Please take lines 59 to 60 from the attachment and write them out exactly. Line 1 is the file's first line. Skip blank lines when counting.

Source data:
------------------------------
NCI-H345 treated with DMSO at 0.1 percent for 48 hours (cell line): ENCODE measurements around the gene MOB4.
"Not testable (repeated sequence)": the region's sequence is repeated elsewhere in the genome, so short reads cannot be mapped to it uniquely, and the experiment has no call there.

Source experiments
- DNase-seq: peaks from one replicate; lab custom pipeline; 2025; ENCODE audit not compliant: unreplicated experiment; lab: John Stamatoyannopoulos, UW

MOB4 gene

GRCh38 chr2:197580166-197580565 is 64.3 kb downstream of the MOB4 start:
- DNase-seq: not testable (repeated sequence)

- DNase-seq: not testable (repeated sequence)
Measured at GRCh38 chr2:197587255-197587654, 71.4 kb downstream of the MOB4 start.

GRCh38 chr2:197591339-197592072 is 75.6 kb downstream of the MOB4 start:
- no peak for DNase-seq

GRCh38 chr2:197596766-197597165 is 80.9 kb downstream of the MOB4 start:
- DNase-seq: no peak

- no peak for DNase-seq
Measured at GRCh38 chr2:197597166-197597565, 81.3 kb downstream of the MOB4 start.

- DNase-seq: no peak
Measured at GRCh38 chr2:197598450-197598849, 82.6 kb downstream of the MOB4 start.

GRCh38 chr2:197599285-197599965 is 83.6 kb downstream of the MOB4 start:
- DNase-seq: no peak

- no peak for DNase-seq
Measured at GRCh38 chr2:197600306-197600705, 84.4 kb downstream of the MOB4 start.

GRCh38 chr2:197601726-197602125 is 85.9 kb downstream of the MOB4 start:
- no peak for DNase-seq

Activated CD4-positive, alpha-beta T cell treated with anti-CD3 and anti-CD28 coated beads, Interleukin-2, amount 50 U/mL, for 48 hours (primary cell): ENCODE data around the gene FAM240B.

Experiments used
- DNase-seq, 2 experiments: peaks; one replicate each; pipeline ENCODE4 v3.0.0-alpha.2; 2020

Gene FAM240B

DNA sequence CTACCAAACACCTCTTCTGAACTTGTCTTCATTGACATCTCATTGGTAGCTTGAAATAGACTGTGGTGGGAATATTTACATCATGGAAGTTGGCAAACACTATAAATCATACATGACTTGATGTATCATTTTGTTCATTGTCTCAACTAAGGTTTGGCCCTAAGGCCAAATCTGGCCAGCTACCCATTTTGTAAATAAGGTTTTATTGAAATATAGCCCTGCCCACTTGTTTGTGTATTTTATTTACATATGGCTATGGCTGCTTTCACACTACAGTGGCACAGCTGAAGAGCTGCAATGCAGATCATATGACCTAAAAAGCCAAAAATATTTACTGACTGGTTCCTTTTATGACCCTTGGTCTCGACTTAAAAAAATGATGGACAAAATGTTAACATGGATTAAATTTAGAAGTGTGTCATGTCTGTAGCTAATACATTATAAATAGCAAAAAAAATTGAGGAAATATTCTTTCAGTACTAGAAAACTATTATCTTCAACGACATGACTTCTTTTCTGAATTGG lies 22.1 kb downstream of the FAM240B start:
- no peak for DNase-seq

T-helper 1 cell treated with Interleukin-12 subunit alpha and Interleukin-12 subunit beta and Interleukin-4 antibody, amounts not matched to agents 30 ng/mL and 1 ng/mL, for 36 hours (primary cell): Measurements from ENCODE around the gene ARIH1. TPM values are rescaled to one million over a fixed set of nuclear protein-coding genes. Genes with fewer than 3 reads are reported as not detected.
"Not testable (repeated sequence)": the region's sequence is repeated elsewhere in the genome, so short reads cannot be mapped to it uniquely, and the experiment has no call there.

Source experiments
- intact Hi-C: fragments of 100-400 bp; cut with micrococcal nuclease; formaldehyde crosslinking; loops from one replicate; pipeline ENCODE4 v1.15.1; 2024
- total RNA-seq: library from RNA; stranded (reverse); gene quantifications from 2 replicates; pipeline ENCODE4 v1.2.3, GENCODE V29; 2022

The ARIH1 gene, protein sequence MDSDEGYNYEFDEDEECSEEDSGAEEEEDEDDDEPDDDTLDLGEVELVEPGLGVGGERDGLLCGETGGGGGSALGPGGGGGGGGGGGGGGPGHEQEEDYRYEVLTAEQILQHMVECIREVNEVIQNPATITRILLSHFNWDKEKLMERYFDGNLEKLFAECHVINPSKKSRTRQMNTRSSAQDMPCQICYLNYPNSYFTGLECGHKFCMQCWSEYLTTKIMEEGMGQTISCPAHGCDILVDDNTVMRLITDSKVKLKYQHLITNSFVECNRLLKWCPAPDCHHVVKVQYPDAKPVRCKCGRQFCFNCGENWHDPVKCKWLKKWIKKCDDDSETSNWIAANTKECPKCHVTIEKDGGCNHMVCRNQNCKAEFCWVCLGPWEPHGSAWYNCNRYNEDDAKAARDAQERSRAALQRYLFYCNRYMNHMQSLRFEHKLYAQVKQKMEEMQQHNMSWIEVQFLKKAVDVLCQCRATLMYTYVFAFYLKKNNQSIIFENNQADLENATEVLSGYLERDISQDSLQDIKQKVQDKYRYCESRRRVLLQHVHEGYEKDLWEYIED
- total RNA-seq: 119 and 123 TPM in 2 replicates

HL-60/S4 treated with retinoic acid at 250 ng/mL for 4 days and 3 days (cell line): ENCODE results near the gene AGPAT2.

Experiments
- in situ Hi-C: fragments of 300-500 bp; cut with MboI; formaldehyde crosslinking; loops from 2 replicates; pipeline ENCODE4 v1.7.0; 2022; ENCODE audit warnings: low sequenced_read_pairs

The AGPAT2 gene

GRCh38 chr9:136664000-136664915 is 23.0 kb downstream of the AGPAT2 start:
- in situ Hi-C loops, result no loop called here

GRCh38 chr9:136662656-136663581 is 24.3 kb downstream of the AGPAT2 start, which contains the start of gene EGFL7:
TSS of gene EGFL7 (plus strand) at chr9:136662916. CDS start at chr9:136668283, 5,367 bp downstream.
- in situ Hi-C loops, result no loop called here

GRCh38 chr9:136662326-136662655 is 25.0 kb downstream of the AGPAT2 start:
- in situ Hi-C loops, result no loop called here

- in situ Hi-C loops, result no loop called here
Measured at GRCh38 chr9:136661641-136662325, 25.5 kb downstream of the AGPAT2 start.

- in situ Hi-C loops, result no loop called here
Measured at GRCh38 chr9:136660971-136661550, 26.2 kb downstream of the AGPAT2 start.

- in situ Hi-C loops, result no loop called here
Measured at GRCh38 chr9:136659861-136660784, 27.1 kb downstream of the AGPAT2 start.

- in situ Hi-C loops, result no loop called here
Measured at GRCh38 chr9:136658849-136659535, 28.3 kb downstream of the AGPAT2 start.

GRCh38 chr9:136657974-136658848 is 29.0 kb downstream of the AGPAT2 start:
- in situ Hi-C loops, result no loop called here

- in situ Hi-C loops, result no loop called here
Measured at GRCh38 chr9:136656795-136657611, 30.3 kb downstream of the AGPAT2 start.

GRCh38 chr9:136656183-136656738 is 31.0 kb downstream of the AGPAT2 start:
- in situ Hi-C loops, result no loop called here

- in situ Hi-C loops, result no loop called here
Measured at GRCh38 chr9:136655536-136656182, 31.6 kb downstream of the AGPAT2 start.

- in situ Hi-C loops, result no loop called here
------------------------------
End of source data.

Measured at GRCh38 chr9:136656795-136657611, 30.3 kb downstream of the AGPAT2 start.

GRCh38 chr9:136656183-136656738 is 31.0 kb downstream of the AGPAT2 start: